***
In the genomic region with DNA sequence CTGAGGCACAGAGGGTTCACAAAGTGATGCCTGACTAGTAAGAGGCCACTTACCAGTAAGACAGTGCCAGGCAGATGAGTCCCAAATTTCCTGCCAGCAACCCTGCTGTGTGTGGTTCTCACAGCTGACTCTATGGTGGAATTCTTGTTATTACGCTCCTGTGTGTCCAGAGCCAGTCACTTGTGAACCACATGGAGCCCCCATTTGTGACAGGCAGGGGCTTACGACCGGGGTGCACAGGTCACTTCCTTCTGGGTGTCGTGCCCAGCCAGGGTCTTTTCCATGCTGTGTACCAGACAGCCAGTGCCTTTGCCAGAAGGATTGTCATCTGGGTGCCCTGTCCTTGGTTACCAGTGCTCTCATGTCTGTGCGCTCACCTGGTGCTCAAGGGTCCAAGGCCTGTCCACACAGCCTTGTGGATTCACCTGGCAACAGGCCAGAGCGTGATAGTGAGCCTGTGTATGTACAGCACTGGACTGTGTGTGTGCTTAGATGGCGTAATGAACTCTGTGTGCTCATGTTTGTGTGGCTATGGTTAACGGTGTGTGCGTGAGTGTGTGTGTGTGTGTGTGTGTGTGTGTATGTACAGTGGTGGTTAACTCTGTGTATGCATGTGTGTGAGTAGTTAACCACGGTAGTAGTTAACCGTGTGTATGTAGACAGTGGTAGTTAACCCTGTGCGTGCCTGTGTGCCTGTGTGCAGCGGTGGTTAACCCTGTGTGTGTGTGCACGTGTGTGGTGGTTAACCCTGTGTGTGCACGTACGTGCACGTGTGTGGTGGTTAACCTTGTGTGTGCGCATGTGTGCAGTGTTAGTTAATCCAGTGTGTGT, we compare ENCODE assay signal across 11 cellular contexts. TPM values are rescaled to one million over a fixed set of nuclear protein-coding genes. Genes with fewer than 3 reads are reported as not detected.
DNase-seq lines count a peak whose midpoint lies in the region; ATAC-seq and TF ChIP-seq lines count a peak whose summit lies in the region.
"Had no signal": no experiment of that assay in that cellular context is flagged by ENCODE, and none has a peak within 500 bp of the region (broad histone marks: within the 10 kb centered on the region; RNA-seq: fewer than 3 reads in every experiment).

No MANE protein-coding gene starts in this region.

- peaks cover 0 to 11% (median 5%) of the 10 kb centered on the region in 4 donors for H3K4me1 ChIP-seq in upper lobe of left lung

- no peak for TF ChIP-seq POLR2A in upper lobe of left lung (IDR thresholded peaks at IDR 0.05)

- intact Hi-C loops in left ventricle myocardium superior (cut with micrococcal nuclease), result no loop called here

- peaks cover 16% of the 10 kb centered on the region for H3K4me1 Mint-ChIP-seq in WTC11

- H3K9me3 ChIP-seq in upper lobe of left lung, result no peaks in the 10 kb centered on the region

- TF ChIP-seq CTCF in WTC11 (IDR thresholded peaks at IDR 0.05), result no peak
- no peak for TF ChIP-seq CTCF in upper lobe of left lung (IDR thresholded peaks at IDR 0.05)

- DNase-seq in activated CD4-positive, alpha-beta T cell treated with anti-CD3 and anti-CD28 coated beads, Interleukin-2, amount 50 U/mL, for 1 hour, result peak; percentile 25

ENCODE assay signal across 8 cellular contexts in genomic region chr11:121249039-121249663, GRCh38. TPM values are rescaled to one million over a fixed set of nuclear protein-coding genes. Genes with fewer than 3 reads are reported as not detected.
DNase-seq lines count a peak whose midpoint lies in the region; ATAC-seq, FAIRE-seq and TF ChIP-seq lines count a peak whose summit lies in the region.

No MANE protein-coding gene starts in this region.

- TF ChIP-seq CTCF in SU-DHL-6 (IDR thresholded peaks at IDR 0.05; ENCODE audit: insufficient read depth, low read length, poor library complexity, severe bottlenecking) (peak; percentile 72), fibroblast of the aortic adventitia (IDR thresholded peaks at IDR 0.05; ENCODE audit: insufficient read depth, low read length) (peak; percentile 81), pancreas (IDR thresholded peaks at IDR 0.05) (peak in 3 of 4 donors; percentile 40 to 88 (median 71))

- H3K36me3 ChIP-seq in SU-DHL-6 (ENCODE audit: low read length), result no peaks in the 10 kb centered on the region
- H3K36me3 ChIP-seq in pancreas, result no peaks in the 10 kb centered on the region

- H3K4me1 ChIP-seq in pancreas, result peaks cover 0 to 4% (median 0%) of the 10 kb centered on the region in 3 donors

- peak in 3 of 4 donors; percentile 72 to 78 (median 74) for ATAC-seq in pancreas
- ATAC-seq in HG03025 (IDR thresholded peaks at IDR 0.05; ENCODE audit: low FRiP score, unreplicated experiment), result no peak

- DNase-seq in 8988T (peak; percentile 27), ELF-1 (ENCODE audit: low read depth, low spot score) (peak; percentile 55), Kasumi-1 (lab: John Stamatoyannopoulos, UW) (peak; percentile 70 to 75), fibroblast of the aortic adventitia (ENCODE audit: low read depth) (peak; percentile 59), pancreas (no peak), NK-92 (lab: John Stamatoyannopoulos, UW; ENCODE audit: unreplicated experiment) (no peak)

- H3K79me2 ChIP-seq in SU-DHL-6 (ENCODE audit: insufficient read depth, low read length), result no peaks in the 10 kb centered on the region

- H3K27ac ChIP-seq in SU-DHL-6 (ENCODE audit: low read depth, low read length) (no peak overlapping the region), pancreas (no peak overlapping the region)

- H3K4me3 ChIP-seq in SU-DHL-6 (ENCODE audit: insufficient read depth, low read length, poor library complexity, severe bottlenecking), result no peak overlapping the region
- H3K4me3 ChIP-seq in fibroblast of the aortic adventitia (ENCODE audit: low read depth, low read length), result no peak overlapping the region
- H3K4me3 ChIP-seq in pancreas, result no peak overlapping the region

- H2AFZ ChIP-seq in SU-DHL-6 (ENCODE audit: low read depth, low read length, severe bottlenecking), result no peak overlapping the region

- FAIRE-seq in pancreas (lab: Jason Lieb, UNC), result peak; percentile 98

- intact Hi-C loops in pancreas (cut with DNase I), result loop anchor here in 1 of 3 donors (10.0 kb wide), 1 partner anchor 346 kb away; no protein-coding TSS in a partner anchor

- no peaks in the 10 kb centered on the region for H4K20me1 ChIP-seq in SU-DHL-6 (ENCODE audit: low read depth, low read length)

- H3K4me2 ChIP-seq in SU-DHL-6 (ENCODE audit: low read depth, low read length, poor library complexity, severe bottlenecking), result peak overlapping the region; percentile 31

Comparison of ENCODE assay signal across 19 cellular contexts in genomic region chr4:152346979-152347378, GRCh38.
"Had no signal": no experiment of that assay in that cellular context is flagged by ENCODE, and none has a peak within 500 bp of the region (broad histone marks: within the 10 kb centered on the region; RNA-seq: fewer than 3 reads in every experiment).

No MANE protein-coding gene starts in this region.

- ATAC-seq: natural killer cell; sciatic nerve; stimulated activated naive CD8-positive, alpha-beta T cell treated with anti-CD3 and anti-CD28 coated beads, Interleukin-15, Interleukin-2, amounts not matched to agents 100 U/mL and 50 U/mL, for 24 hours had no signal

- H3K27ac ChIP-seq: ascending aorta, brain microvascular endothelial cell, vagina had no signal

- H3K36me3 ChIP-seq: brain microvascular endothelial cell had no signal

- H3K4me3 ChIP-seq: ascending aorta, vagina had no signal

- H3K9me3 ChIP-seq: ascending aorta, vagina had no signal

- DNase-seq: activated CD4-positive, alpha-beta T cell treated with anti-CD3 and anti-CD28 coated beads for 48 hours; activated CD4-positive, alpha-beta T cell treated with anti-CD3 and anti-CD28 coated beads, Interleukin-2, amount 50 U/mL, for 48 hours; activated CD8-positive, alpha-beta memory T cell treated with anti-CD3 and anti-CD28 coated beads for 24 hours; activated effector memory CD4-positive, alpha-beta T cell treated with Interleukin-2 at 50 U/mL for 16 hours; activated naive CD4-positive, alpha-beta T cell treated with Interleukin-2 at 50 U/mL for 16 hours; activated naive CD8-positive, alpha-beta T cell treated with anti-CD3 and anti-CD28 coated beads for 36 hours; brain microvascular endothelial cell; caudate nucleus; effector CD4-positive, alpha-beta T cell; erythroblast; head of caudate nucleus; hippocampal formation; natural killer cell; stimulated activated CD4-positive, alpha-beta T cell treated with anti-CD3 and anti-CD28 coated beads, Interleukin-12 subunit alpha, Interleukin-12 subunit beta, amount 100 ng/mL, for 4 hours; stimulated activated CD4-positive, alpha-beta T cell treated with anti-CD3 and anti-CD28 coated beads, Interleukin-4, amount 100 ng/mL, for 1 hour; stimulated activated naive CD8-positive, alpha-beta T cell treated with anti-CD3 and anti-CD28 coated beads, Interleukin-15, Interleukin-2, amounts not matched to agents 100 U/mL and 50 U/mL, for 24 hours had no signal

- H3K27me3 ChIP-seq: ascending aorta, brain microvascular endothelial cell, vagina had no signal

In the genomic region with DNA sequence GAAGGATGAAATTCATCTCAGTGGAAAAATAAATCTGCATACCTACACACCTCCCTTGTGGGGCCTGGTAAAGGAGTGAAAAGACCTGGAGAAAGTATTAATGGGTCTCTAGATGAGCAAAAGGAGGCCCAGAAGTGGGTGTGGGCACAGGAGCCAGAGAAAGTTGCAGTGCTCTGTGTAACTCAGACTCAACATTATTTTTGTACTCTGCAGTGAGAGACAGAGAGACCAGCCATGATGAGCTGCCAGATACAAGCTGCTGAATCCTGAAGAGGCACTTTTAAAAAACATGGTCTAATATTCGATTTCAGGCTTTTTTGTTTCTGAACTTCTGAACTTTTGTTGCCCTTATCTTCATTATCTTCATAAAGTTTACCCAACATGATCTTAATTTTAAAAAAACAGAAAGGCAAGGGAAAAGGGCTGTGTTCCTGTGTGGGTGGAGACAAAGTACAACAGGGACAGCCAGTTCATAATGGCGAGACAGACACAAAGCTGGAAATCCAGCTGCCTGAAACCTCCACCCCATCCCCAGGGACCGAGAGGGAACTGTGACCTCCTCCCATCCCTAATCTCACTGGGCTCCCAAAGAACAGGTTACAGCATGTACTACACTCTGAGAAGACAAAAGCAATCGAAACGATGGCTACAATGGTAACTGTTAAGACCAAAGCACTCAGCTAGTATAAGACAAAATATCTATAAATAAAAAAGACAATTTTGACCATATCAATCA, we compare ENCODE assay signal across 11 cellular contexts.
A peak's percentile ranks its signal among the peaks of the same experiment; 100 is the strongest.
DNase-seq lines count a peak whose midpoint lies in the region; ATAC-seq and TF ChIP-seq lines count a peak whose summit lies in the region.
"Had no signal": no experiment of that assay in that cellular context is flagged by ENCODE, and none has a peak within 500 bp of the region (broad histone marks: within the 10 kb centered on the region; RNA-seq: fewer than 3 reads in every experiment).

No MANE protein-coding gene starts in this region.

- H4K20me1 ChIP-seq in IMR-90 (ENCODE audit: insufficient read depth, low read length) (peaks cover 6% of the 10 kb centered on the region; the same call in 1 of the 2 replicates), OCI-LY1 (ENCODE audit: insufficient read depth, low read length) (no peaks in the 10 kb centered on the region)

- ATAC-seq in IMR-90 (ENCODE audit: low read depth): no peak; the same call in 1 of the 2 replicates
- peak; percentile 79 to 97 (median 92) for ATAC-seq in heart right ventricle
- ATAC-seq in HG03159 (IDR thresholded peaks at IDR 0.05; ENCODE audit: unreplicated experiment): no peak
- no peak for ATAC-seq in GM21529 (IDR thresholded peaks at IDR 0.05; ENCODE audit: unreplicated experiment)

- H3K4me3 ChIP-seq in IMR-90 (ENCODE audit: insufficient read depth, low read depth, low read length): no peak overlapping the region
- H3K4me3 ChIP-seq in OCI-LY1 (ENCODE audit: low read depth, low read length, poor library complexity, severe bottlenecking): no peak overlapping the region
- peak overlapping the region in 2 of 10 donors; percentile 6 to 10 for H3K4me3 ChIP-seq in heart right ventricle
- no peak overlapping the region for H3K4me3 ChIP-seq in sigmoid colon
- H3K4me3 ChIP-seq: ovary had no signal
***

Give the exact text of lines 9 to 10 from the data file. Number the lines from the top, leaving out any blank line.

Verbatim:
- H3K9me3 ChIP-seq in upper lobe of left lung, result no peaks in the 10 kb centered on the region

- TF ChIP-seq CTCF in WTC11 (IDR thresholded peaks at IDR 0.05), result no peak